I've just broke that habit and I hope I haven't wasted too many great shots. Remember the whole point of making espresso at home is to get the best flavor from the beans as possible, not make the prettiest extraction. I've made shots that looked off, but whose flavors came together beautifully in the cup, don't stop tasting your espresso and enjoy your bottomless portafilter.
Tim Eggers
LMWDP #202


#5: Post by zin1953 »

I, too, have "bottomless" ("naked") portafilters for two of my machines (the Elektra and the Valentina). I use them when I'm using a new (to me) coffee, as (at least, I'd like to think) it helps me "dial in" the right grind/dose/tamp. I also use them periodically as a "check" on my technique. That said, the overwhelming majority of the time, they stay on the shelf and I use my "spouted" portafilters for my shots.

A morning without coffee is sleep. -- Anon.

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Team HB

#6: Post by RapidCoffee »

AUSTINrob wrote:I know my wife ordered me the naked portafilter that I requested for Christmas, but I don't know exactly how I should be using it.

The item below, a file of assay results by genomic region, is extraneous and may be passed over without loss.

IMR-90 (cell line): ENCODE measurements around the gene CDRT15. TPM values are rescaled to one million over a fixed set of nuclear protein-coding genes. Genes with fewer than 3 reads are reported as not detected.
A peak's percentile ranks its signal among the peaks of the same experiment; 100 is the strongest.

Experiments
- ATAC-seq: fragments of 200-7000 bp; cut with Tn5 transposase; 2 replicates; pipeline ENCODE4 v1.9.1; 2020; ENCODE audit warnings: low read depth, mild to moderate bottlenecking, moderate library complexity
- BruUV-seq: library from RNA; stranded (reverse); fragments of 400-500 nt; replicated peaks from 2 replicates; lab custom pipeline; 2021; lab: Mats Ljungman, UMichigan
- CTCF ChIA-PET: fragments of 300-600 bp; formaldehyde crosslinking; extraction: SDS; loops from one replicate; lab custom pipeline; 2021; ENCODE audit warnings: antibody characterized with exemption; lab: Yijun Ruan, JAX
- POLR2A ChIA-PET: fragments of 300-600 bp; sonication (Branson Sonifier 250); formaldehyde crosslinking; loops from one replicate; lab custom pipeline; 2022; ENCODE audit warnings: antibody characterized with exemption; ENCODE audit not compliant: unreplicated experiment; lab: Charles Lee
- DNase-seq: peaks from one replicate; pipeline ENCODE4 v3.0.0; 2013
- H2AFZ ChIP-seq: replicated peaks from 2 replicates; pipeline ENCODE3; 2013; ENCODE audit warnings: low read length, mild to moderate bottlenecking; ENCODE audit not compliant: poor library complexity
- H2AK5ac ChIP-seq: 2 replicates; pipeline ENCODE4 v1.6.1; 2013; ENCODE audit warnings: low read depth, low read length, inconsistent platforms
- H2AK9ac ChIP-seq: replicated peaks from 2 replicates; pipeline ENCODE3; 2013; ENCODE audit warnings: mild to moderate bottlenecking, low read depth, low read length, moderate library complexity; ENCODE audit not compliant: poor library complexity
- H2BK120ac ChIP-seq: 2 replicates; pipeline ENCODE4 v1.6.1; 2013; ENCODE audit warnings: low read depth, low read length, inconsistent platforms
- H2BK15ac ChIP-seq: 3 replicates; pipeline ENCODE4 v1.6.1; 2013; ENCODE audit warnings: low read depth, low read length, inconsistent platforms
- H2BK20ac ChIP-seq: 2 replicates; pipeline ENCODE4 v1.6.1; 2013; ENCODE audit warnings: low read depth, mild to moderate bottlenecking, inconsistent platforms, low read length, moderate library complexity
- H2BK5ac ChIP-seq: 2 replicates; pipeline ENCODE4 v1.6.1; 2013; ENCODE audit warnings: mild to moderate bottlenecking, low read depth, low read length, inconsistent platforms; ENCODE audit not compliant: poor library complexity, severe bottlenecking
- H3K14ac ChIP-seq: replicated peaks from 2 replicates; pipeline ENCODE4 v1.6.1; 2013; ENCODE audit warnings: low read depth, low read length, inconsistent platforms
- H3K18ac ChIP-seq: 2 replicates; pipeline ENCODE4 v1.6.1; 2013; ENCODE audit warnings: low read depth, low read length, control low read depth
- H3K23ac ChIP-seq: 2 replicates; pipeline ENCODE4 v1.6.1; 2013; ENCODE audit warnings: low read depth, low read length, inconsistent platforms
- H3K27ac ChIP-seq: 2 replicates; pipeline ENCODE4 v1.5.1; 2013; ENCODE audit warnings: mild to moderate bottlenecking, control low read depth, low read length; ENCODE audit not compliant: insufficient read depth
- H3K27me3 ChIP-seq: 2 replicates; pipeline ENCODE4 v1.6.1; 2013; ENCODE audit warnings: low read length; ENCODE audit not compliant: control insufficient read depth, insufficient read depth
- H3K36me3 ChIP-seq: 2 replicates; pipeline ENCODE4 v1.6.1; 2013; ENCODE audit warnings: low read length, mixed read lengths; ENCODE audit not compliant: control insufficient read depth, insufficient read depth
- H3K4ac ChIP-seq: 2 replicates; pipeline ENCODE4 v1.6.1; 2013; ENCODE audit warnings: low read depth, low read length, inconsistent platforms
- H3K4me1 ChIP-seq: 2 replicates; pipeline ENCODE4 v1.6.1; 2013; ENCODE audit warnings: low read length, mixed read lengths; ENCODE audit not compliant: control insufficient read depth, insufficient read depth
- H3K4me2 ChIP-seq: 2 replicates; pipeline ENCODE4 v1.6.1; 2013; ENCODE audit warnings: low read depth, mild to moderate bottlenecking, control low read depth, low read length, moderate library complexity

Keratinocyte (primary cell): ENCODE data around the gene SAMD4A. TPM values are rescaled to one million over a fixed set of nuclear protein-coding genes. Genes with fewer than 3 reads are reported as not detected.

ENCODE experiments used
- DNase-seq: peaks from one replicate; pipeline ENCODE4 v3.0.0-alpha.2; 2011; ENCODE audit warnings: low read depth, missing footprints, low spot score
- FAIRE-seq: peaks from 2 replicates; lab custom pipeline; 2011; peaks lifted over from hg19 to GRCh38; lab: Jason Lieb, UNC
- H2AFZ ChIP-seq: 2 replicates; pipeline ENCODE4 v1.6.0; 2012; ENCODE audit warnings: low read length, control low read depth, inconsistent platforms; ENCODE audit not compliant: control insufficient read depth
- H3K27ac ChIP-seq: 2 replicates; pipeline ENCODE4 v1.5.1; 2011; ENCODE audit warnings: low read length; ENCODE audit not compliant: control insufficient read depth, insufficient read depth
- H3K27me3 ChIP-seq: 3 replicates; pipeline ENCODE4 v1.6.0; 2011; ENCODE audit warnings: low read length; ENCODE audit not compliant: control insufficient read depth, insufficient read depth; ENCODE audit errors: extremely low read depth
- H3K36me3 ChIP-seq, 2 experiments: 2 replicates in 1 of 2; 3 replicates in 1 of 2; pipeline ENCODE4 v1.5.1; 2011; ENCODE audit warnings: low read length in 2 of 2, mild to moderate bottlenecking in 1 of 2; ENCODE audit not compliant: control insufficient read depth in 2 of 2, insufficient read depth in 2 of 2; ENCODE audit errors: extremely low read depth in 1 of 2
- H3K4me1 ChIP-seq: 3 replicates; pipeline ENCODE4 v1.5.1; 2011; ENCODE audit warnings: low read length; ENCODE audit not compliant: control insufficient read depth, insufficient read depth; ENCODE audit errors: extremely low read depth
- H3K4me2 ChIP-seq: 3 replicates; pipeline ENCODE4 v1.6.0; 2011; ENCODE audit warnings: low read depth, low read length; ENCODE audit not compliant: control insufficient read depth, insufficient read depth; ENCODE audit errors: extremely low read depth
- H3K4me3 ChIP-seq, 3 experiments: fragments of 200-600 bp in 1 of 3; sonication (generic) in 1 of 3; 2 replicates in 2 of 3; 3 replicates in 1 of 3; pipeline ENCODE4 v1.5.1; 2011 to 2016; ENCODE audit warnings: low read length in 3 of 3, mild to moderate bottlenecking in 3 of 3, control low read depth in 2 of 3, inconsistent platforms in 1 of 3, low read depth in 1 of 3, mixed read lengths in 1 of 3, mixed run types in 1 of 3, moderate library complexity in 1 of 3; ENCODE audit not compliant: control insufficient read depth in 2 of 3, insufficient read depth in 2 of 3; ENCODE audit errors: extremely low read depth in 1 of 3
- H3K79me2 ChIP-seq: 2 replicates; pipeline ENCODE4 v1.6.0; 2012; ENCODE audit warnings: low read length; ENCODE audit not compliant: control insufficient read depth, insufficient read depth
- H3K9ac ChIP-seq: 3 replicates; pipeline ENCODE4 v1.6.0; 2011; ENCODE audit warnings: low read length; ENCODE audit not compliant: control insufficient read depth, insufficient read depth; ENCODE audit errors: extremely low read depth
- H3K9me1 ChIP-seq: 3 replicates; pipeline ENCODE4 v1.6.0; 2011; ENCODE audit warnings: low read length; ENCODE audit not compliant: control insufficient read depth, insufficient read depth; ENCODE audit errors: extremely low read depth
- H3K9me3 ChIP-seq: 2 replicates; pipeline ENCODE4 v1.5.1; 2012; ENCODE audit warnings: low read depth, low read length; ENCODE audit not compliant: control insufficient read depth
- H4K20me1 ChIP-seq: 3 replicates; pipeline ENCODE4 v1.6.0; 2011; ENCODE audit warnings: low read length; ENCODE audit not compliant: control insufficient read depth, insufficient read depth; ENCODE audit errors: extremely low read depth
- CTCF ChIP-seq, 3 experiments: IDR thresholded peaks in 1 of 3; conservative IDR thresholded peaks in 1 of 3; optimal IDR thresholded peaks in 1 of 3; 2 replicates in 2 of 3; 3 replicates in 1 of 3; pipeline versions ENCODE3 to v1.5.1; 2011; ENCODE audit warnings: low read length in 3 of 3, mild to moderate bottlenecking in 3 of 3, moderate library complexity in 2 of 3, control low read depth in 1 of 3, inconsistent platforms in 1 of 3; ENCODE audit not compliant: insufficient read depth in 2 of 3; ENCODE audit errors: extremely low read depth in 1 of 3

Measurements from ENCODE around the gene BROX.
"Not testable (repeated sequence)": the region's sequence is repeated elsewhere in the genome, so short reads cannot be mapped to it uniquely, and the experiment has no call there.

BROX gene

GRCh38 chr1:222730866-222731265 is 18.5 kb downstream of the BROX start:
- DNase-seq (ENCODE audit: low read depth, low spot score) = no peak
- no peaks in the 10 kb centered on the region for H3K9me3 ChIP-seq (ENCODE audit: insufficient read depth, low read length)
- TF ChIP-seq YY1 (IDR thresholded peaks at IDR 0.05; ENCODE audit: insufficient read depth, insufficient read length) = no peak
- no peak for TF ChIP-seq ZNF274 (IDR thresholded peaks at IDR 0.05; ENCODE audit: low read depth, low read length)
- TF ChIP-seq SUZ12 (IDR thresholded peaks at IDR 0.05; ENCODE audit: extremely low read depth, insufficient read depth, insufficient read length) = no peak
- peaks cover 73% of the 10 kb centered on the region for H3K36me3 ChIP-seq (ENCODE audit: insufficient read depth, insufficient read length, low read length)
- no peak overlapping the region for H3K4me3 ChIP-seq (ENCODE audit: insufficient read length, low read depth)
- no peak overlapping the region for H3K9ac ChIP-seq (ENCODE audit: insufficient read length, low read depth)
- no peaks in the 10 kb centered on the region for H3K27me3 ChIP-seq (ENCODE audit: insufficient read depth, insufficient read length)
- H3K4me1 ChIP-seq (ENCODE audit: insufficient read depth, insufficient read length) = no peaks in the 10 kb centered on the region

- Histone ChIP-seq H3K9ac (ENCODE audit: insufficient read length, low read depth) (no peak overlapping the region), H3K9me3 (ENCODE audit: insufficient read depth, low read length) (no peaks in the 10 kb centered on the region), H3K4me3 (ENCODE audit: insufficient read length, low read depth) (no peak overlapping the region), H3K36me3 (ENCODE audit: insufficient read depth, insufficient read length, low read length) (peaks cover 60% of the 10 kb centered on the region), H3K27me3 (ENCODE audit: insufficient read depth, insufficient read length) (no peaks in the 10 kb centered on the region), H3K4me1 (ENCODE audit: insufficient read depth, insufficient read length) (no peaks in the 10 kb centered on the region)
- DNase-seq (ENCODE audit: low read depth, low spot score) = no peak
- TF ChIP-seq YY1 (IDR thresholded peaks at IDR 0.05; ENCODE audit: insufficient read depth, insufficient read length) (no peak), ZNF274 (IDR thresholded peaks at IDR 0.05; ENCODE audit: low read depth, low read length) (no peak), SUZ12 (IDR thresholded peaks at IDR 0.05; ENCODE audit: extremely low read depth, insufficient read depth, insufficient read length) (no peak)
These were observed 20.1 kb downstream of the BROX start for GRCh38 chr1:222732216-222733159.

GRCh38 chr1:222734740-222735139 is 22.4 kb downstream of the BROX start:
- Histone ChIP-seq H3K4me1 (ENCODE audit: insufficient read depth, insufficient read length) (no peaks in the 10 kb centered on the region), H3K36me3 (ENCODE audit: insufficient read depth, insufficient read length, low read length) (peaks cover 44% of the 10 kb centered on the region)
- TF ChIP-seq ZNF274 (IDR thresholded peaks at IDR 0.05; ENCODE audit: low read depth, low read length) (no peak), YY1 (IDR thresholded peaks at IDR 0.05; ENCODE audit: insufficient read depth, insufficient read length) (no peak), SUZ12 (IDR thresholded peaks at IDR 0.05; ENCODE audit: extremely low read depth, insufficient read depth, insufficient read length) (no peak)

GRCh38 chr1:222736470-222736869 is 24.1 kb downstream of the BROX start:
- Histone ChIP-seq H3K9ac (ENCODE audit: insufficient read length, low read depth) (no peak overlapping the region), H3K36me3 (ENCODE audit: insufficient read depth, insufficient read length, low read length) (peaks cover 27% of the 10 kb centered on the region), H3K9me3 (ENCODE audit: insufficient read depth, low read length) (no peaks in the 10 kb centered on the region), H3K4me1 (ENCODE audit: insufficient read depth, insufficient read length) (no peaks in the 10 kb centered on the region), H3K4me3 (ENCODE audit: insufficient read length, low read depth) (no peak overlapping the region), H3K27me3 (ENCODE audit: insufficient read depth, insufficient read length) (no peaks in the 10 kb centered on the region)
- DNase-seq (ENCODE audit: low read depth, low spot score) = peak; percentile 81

Use the bottomless PF exactly the same way that you use the regular PF.
AUSTINrob wrote:How do you folks manage using both a regular and a naked portafilter in your routine?
I've got two PFs for my Gaggia Factory (one bottomless) and five (!) PFs for my Vetrano (two bottomless). The bottomless PFs get used 99% of the time. There are practical reasons for this, but the primary reason is simple: I enjoy using the bottomless PF more. Watching the naked extraction adds a significant aesthetic component to the experience. Every now and then I pull a shot using the regular PF, but it's just not as much fun. So for the most part, my regular PFs are relegated to cleaning chores (PF wiggles and backflushes).


#7: Post by zin1953 »

zin1953 wrote:That said, the overwhelming majority of the time, they stay on the shelf and I use my "spouted" portafilters for my shots.
RapidCoffee wrote:The bottomless PFs get used 99% of the time.
So, in other words, YES -- use it however you want to! :wink:
A morning without coffee is sleep. -- Anon.

AUSTINrob (original poster)

#8: Post by AUSTINrob (original poster) »

Cool - thanks for all the input.